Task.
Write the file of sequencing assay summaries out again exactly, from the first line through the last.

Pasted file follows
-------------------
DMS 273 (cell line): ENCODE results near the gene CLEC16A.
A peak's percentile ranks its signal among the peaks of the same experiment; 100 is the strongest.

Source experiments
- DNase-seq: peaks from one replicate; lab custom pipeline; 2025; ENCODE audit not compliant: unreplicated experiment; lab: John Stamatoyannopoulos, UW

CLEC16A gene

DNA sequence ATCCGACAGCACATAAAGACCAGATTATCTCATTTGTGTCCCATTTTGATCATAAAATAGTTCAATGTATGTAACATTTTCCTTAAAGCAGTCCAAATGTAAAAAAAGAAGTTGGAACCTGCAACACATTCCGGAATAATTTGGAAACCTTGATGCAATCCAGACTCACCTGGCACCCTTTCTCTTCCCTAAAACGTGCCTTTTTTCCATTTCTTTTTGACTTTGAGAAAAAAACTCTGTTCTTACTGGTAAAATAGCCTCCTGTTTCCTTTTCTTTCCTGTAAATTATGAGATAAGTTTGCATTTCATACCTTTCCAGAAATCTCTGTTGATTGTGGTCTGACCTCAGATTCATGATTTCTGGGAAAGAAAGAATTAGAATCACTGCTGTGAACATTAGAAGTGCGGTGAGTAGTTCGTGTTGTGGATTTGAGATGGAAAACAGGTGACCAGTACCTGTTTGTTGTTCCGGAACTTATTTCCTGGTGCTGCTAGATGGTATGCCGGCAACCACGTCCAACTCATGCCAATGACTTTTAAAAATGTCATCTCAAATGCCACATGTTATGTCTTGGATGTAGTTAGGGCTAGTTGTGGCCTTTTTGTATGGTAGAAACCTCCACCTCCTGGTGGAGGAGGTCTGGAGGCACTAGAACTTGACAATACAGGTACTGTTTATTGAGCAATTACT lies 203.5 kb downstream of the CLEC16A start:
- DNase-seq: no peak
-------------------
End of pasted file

DMS 273 (cell line): ENCODE results near the gene CLEC16A.
A peak's percentile ranks its signal among the peaks of the same experiment; 100 is the strongest.

Source experiments
- DNase-seq: peaks from one replicate; lab custom pipeline; 2025; ENCODE audit not compliant: unreplicated experiment; lab: John Stamatoyannopoulos, UW

CLEC16A gene

DNA sequence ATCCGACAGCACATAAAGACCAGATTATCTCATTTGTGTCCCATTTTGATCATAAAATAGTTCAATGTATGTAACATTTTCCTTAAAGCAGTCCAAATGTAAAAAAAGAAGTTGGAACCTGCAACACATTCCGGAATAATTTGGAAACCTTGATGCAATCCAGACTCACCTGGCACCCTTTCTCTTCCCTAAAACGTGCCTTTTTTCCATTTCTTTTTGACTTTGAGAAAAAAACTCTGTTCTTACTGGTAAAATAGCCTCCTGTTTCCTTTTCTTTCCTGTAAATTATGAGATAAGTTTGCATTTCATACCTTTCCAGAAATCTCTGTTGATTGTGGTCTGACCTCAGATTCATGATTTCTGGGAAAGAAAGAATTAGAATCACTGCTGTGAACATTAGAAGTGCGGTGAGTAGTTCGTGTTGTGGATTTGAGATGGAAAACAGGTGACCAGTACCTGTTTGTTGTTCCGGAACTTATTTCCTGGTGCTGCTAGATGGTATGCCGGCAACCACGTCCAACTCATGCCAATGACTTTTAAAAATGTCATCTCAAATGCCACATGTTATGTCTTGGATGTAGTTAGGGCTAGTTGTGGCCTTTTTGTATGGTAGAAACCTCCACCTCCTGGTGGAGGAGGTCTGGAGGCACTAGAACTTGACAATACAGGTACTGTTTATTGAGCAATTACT lies 203.5 kb downstream of the CLEC16A start:
- DNase-seq: no peak